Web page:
March 4th, 2014

reflect

Home

When I was soliciting subjects to post on, miriammoules asked:
Where does "home" mean for you?
In this context, I can't help quoting [personal profile] rysmiel's line "Wherever I lay my hat, that's my head"; but since we don't (yet) have the technology to transfer minds between physical housings, though, I shall ignore this in the rest of my answer. :o)

They say home is where the heart is. That's not quite true for me. Some of my heart is in Newcastle (and the Northumbrian countryside), but though my parents' place is there, it's not really home any longer: I haven't lived there for nearly two decades.

I also have a soft spot for Edinburgh (and the Scottish countryside), but at this remove of time, the best I can say there is that it was my home during the last four years of the last century.

So, really, that just lives my place in the big bad megalopolis. I have rather ambivalent feelings about London: I moved there to be where the young Jews are, and stayed there because of the interlinked (Jewish) communities I (eventually) found my place in, but I'm a small city person by inclination: London's way too big, and <insert standard rant about the downsides of London>. But it's the (frankly rather lousy) one-bedroom flat I got for myself that I always want to come home to when I've been away, so I suppose that's home for me, even if I don't feel strongly attached to it or to some aspects of the surrounding city. Though there are places in London I feel greatly attached to, Golders Hill Park and the adjacent part of Hampstead Heath in particular.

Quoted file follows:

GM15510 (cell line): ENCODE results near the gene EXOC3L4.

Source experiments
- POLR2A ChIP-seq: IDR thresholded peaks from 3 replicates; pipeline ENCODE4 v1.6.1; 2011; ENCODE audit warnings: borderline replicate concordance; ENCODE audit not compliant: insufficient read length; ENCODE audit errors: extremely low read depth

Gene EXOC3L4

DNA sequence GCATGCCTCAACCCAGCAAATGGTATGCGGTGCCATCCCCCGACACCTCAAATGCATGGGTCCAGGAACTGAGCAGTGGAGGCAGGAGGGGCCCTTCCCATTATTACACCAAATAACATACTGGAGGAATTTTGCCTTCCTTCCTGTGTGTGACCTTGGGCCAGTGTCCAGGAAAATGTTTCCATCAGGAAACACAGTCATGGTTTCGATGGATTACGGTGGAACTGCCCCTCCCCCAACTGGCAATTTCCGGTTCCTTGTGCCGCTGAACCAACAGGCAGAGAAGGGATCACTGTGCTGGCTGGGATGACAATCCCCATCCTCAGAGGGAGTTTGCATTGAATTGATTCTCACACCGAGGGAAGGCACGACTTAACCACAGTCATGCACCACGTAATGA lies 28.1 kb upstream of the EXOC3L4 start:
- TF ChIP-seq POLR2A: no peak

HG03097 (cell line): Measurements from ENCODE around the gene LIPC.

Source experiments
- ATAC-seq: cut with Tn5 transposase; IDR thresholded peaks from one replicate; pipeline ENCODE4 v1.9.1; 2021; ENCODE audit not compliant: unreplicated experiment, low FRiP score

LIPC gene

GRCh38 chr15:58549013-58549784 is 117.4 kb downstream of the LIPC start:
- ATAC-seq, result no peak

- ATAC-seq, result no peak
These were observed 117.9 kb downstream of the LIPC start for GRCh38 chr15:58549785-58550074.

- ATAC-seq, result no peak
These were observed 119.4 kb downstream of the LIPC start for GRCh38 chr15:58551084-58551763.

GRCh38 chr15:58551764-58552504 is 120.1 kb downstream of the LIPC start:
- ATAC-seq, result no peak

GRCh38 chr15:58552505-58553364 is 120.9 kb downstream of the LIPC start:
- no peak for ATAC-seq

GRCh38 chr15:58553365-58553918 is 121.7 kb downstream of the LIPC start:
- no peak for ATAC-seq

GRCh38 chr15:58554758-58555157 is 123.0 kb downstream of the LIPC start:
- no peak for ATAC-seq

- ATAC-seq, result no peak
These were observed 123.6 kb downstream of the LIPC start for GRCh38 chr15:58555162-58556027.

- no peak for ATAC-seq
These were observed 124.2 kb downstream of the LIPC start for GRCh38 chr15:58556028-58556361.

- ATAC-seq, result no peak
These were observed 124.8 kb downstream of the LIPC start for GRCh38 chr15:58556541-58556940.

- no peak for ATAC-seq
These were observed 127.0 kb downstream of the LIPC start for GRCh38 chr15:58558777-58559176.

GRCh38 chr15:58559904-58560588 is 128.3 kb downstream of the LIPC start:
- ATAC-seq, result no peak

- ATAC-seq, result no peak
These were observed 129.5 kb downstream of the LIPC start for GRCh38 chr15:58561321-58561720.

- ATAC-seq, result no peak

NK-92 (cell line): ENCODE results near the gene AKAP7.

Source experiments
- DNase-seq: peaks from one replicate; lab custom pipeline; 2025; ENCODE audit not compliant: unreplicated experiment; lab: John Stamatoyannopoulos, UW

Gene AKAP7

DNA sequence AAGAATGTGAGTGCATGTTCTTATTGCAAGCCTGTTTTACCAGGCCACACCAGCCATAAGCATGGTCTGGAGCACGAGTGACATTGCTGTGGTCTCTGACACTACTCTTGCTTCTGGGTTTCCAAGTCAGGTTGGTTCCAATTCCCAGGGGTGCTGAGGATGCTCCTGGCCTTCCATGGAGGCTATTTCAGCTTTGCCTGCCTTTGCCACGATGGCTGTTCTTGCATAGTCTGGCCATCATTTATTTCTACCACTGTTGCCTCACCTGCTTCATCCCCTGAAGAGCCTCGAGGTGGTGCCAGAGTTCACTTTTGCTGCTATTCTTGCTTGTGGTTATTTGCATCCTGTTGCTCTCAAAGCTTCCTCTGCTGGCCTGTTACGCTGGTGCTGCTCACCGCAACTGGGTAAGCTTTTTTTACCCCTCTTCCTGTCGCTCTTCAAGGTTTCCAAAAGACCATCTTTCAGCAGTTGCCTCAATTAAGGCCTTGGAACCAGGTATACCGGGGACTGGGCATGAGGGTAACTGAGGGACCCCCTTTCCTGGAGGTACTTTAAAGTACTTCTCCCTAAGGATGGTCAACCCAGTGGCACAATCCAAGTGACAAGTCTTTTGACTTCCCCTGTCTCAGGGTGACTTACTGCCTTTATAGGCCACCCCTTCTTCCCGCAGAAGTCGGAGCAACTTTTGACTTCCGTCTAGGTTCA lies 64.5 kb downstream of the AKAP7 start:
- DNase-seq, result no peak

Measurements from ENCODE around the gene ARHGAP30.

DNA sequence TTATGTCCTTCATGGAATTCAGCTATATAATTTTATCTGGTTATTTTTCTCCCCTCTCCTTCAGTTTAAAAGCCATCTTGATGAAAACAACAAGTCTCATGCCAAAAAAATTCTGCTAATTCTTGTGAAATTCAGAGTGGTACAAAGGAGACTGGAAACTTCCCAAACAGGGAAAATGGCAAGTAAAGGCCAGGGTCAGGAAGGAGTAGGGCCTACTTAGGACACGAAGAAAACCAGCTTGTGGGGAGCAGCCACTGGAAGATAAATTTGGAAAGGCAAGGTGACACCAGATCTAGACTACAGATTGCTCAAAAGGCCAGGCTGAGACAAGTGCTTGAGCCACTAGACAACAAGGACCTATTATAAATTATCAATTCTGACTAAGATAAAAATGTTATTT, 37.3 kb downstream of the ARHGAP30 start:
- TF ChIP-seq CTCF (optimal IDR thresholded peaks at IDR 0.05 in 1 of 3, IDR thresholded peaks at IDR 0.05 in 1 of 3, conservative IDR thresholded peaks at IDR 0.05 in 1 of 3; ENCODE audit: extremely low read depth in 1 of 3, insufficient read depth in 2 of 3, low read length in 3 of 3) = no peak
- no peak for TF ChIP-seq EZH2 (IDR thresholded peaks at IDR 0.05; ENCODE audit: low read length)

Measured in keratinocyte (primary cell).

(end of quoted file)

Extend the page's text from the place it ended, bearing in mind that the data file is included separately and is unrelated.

What about Berlin? Well, I spent two months living there, long enough to build up the kind of routine that doesn't come with a shorter visit. But it never really felt like home: I was living in aviva_m's place; it couldn't properly feel like a shared place when it was her paying the rent, and my stay one of limited duration. But I could see that changing if we moved into a separate place together there.